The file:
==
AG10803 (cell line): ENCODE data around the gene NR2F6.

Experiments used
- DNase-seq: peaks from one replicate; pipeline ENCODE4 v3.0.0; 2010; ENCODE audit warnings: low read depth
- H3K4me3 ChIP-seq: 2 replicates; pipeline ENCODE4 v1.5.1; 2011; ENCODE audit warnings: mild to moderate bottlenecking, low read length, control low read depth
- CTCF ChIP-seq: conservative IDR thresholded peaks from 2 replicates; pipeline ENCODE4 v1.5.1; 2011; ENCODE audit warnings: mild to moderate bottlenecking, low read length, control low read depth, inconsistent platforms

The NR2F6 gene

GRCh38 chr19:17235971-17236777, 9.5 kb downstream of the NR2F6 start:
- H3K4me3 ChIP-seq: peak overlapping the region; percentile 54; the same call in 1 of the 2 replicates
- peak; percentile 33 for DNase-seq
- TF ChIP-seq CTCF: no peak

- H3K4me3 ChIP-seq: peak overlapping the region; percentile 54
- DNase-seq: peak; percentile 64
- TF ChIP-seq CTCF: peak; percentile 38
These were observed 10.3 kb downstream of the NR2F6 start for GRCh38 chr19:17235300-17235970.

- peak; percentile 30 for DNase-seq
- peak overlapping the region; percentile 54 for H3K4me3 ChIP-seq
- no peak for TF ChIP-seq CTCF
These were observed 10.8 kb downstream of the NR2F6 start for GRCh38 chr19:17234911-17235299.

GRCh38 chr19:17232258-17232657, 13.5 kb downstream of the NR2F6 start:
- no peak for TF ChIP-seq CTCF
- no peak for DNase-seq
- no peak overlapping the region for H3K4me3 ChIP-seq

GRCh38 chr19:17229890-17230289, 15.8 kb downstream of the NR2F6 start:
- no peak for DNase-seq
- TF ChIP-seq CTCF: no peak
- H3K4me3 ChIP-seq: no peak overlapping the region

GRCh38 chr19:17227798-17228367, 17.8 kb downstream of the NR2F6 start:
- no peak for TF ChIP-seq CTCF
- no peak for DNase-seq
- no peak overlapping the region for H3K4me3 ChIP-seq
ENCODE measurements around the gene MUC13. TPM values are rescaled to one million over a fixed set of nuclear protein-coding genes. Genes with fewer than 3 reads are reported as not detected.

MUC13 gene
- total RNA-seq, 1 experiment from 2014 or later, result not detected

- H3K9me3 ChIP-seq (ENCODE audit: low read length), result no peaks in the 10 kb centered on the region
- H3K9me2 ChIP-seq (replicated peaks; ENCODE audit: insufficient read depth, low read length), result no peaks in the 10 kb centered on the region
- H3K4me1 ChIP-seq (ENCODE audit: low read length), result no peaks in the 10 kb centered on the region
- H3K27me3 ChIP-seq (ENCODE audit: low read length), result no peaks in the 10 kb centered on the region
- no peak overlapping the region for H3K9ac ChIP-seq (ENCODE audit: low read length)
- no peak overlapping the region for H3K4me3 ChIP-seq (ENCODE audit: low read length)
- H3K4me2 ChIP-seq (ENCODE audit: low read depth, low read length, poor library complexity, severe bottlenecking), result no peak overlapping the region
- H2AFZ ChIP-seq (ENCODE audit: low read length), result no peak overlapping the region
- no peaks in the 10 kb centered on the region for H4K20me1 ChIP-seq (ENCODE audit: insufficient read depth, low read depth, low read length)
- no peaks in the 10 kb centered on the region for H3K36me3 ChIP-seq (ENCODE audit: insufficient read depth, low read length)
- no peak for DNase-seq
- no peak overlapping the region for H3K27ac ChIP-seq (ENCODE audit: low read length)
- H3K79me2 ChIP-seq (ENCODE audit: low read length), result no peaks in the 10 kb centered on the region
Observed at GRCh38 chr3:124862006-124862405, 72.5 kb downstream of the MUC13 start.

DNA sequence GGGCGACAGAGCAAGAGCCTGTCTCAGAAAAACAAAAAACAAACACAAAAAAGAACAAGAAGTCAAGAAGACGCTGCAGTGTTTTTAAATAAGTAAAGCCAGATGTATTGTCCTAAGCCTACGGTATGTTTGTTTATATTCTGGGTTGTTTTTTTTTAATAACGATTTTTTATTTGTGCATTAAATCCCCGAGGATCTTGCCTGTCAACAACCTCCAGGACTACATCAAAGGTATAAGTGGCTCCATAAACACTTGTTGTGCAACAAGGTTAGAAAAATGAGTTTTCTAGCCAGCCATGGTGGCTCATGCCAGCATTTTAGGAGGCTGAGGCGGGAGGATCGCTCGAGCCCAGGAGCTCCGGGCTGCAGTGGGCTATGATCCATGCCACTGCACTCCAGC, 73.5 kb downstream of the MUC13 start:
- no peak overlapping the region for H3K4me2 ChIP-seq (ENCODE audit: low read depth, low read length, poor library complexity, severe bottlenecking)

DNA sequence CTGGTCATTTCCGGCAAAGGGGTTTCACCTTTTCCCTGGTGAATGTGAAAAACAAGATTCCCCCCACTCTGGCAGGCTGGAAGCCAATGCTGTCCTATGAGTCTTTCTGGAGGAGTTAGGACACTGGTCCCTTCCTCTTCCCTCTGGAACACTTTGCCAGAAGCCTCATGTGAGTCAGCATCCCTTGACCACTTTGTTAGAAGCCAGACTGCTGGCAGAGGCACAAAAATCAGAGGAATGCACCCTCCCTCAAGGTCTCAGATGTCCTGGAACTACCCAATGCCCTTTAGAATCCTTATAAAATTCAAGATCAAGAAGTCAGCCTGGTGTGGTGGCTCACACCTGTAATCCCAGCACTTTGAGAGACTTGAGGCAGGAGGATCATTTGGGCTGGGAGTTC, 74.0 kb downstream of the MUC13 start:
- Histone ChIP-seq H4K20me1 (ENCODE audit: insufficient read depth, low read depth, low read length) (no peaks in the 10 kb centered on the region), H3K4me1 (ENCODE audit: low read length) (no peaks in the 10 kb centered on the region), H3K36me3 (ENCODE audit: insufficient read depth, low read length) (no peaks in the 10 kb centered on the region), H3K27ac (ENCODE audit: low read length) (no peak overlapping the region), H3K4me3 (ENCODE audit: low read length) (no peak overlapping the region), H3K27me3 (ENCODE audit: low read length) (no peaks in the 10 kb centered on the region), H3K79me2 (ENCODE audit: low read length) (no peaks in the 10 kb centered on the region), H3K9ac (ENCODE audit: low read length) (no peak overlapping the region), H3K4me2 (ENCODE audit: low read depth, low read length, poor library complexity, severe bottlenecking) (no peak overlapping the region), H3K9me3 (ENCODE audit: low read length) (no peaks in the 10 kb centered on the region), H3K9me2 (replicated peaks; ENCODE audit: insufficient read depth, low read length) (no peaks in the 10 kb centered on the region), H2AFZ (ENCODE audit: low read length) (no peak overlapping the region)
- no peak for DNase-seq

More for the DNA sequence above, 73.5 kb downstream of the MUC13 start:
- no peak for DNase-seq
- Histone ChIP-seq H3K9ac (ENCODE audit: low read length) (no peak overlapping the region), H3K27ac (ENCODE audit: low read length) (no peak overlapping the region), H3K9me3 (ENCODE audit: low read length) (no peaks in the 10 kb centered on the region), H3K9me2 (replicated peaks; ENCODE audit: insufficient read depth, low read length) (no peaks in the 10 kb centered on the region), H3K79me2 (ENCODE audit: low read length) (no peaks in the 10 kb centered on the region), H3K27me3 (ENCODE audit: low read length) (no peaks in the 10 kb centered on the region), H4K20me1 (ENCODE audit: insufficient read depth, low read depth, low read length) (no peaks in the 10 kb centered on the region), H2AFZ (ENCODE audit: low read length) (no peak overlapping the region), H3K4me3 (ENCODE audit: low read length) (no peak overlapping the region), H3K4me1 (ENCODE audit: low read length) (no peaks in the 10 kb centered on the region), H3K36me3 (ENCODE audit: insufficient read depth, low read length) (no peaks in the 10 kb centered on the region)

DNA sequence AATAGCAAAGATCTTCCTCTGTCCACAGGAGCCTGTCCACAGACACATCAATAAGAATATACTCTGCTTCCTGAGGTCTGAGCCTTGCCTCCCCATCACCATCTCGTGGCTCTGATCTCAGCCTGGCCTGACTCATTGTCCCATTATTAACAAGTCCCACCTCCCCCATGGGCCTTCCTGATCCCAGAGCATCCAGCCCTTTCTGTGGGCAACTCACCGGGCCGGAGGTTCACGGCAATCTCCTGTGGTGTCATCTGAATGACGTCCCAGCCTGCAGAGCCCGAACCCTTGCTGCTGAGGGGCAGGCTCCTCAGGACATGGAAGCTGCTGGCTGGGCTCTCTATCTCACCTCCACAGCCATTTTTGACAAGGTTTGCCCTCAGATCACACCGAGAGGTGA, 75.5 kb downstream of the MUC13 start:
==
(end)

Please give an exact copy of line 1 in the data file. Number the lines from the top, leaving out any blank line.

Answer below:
AG10803 (cell line): ENCODE data around the gene NR2F6.